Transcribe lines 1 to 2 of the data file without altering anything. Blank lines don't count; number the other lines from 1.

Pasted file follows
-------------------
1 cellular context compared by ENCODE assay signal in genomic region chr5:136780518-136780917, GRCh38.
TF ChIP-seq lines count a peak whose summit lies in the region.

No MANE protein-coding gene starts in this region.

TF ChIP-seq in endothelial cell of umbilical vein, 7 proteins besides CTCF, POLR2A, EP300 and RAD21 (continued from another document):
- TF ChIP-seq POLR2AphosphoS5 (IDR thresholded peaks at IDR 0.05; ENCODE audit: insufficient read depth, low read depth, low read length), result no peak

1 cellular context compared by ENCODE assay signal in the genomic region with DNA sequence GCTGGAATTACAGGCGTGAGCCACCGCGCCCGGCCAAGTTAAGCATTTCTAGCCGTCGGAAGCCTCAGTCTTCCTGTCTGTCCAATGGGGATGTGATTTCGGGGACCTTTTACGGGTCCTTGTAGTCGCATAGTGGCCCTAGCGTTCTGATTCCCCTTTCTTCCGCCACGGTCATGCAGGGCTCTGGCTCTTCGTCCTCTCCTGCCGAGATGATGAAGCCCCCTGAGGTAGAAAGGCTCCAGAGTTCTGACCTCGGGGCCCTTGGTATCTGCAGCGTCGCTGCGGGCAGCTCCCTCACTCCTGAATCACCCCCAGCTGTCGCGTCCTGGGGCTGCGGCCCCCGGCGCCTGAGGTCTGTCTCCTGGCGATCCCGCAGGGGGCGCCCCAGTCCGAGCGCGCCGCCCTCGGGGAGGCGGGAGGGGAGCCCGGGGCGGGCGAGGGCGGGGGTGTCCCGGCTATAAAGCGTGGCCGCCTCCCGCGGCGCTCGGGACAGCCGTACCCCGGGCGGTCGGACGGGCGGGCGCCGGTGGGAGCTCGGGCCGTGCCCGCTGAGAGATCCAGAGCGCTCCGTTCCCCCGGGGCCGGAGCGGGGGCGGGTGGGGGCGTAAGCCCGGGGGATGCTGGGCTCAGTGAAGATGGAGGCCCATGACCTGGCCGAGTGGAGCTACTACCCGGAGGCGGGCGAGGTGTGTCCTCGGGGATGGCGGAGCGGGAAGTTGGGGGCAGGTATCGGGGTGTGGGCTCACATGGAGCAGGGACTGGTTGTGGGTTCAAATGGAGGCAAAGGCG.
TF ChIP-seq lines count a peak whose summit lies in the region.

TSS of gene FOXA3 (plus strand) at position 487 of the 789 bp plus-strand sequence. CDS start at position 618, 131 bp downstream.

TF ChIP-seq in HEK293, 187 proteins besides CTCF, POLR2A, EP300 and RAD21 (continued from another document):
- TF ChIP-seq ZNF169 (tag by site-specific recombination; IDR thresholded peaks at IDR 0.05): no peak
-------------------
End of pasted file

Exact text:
1 cellular context compared by ENCODE assay signal in genomic region chr5:136780518-136780917, GRCh38.
TF ChIP-seq lines count a peak whose summit lies in the region.